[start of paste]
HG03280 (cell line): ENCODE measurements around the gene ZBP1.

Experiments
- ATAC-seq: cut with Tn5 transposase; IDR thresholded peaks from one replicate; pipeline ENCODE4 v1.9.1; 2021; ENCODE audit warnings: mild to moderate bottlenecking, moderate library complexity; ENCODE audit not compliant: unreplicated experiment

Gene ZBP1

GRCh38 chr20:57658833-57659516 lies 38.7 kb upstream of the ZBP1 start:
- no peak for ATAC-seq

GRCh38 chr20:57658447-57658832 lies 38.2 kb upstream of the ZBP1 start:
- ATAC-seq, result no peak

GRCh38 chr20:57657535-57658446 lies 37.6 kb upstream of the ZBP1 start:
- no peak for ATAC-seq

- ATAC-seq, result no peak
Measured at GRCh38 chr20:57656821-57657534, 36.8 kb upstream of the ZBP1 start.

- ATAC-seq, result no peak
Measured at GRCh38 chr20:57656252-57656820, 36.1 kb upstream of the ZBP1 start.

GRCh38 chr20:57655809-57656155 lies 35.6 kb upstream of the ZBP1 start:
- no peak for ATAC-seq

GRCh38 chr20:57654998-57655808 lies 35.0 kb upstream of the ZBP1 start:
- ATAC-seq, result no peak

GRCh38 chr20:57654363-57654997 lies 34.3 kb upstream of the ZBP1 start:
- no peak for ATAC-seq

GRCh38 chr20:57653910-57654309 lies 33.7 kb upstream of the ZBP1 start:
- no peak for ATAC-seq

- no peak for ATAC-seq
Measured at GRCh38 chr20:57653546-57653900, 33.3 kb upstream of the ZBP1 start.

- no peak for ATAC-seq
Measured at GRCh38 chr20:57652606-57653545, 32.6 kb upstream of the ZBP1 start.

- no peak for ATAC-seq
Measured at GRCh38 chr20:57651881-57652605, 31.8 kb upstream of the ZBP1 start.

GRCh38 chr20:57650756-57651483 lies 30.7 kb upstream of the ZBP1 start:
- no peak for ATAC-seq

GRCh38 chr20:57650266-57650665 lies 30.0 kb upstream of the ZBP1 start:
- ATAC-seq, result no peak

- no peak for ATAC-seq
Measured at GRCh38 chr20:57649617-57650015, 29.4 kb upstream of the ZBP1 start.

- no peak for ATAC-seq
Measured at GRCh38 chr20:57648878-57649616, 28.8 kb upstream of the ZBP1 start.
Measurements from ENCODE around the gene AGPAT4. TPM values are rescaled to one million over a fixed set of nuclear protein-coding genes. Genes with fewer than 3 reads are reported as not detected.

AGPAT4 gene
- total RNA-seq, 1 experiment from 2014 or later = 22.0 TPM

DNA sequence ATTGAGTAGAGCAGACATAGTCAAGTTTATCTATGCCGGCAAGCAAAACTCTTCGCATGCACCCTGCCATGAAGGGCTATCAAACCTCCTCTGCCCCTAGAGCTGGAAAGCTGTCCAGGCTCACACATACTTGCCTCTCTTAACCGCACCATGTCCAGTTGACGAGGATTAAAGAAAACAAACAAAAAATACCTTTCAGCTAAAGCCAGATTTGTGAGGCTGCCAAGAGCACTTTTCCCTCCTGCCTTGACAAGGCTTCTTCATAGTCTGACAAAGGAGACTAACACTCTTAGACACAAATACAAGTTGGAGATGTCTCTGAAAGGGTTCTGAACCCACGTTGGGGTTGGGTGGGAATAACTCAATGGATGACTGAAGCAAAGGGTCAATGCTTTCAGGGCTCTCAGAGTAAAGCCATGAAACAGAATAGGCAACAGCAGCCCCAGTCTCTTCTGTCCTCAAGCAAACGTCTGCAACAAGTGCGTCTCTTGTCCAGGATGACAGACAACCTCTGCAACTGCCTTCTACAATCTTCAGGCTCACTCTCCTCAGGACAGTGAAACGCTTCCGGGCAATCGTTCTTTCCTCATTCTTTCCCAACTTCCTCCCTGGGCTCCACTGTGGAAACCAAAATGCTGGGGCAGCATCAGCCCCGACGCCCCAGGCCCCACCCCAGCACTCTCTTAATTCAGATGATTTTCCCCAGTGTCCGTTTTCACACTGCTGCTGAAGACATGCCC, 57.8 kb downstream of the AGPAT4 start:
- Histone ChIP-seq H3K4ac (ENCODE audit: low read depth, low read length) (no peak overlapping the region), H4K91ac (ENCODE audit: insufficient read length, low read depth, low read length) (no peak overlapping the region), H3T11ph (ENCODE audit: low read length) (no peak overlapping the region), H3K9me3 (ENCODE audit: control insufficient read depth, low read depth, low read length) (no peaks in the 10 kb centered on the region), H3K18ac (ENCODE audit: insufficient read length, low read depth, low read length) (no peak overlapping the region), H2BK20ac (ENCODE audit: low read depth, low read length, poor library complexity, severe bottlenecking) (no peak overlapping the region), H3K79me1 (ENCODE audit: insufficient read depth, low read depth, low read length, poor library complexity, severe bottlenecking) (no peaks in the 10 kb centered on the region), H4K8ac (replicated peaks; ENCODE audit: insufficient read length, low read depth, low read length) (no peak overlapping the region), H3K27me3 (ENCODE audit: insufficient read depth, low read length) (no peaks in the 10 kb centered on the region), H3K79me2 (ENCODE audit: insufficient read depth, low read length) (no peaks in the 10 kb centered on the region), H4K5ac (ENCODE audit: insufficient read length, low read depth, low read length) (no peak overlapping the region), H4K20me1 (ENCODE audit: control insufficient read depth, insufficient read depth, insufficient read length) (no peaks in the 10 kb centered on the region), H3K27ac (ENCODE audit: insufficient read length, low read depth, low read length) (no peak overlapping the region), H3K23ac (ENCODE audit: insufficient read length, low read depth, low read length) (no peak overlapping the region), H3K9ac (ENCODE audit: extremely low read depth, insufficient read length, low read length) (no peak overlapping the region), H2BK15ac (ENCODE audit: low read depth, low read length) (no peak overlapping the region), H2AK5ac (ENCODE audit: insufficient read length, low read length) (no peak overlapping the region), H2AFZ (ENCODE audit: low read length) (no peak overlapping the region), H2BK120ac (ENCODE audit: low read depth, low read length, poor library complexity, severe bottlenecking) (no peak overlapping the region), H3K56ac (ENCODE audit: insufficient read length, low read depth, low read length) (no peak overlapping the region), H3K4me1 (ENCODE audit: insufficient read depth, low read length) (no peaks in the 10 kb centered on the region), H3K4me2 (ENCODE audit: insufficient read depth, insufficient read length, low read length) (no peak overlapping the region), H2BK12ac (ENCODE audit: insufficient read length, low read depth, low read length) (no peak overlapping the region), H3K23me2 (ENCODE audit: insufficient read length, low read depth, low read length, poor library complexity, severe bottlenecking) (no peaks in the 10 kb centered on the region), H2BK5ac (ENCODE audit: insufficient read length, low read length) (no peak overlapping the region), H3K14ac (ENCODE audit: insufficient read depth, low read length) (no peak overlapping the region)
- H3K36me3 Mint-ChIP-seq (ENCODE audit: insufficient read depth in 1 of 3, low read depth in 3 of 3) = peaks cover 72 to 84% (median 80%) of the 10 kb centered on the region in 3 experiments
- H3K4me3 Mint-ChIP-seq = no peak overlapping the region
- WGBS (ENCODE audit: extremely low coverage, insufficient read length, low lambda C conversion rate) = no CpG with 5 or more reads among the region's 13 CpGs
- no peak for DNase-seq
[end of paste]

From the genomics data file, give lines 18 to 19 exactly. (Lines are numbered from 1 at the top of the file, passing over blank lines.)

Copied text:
- ATAC-seq, result no peak

GRCh38 chr20:57654363-57654997 lies 34.3 kb upstream of the ZBP1 start: